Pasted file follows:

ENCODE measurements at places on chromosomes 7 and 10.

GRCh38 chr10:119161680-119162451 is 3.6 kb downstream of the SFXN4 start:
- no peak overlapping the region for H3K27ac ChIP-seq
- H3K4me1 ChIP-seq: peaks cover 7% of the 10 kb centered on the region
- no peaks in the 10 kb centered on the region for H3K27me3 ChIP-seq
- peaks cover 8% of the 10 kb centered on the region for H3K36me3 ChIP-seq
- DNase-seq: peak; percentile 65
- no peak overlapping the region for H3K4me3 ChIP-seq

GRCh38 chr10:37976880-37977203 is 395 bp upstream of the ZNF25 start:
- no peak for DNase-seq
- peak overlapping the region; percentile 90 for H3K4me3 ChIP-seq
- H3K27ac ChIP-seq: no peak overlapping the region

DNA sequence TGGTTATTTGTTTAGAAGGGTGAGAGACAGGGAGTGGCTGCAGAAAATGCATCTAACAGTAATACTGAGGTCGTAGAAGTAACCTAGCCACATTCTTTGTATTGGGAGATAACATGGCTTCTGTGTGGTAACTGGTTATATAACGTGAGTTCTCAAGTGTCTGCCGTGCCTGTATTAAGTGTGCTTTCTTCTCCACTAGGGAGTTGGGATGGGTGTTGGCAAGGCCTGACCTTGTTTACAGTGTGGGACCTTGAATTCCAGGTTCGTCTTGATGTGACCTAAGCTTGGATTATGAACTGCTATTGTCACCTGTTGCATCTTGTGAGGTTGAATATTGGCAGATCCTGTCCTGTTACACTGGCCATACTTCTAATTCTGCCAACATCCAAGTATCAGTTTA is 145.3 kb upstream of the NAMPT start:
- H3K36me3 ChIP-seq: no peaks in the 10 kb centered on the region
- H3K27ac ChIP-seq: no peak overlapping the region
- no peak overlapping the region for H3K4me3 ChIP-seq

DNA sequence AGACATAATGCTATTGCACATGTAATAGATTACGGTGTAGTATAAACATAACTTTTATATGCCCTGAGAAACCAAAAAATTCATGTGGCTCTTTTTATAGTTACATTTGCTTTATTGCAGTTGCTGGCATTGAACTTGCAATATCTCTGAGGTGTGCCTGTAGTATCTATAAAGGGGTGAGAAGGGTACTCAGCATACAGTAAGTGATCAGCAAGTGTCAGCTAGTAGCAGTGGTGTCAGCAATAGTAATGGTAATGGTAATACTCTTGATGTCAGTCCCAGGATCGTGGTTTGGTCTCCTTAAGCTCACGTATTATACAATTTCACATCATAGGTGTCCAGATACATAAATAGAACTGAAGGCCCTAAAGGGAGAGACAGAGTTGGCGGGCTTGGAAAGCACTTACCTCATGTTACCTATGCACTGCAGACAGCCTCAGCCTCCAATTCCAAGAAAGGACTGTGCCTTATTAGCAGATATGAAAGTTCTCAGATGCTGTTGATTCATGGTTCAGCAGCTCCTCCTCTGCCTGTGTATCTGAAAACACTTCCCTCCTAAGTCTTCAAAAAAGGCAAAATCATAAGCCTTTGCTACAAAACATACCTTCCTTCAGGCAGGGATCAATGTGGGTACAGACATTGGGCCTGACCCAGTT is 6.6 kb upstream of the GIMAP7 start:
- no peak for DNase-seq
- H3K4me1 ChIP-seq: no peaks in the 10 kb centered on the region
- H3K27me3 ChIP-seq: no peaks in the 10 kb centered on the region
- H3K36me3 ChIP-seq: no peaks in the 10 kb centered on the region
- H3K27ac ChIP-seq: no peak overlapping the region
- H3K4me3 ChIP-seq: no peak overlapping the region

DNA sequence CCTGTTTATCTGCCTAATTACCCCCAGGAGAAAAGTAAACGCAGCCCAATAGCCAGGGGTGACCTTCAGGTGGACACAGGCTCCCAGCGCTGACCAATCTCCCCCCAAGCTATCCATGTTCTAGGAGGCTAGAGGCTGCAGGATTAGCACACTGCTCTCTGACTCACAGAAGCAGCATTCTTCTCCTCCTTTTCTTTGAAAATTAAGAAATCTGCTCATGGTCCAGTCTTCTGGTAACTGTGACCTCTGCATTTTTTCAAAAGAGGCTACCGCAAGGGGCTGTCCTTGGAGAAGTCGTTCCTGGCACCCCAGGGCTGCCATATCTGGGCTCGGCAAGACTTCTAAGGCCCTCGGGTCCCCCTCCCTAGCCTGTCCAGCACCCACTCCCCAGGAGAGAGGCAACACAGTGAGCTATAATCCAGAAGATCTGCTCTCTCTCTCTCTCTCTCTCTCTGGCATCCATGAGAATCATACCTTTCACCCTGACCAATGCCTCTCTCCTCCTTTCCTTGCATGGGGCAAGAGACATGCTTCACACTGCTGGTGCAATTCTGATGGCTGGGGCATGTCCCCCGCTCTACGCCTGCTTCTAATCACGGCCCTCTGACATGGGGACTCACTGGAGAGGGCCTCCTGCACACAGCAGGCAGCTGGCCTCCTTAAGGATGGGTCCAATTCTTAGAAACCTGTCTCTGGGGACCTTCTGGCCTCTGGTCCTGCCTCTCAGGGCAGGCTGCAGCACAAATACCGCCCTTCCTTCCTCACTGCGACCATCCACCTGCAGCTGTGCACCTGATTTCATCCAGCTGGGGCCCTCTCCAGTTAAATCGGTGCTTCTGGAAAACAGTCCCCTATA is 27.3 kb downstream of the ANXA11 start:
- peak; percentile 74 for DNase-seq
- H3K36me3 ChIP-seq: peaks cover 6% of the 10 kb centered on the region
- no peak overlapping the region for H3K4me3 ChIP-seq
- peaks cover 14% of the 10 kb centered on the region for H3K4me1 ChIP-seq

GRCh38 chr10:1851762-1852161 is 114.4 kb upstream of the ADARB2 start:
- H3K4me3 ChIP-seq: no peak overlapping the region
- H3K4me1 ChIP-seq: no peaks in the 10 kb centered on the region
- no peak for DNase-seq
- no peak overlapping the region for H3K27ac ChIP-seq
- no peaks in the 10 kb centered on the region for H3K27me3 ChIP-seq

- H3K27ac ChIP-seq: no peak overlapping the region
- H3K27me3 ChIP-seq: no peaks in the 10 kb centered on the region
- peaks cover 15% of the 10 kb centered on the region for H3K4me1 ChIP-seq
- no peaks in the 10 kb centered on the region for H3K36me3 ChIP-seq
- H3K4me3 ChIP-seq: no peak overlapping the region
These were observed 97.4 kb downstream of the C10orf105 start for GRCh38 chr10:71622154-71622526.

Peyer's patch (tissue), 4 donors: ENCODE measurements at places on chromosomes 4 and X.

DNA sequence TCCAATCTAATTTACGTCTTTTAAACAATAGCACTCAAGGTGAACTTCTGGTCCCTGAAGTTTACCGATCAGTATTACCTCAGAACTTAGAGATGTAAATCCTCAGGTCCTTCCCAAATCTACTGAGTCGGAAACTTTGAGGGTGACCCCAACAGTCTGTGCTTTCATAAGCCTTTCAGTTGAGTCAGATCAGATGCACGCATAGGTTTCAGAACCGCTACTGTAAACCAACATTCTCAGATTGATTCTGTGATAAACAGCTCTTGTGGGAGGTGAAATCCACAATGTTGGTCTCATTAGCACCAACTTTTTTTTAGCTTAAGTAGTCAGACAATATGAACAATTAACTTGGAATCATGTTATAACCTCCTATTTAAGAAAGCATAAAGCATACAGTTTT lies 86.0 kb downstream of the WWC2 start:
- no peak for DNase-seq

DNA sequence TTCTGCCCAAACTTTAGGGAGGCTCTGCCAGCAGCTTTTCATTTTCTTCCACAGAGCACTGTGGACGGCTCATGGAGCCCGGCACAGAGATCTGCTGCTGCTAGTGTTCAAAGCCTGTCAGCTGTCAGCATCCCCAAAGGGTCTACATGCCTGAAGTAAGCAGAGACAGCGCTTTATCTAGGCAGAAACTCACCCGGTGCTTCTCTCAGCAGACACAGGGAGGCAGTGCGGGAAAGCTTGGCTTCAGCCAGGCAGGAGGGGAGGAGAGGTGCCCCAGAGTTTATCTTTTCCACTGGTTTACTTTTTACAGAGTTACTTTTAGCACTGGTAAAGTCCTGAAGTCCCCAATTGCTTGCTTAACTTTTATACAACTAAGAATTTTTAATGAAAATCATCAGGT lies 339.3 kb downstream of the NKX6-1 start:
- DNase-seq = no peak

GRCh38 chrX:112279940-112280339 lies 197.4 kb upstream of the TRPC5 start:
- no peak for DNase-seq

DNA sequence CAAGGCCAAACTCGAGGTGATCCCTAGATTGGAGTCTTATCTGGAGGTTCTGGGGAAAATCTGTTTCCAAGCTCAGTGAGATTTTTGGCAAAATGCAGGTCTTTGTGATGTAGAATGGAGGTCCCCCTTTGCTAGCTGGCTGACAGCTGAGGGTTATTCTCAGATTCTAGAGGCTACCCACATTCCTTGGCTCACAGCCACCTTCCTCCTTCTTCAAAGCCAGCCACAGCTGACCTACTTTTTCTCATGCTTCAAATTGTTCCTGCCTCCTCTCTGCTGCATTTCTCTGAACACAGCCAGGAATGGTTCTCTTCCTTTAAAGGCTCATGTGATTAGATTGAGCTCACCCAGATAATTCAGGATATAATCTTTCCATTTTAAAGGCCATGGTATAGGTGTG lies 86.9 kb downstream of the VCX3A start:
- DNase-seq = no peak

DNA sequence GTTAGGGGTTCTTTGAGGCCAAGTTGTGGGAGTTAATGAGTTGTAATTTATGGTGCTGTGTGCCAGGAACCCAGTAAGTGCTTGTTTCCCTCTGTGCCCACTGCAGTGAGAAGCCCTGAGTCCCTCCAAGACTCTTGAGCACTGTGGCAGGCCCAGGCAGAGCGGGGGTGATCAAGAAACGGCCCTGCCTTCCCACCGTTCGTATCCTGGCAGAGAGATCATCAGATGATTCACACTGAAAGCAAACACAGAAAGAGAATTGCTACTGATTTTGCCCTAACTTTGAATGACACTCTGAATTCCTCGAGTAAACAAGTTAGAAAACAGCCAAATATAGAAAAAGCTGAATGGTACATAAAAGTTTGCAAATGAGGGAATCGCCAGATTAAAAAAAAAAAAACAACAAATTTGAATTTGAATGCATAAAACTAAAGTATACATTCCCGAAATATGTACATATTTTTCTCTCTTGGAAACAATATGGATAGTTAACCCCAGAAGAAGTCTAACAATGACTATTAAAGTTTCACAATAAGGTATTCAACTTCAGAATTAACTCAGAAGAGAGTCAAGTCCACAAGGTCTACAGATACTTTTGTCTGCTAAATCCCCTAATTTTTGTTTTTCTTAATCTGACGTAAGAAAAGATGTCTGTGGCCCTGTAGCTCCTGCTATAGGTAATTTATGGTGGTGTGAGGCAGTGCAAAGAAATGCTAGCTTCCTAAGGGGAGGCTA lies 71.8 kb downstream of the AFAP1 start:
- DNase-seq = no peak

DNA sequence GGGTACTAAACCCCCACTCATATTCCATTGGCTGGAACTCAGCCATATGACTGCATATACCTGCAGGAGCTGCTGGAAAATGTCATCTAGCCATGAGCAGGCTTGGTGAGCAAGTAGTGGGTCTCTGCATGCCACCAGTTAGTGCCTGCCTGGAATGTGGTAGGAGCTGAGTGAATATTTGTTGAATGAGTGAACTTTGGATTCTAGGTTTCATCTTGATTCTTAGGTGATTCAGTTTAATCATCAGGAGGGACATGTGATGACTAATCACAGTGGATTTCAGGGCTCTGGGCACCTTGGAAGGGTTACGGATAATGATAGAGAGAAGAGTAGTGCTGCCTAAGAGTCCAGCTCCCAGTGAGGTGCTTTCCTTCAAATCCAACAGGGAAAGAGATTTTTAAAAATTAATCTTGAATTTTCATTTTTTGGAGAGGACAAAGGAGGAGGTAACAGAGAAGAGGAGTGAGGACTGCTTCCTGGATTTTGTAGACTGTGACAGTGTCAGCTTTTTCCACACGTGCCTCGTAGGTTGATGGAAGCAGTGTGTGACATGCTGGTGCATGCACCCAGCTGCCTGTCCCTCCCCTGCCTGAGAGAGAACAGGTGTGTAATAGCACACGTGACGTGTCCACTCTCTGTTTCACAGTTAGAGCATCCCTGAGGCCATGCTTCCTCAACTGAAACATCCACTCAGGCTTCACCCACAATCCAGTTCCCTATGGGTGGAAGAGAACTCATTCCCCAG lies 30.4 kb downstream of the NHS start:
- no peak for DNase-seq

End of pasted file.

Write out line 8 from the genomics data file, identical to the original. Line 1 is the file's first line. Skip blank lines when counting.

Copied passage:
- no peak overlapping the region for H3K4me3 ChIP-seq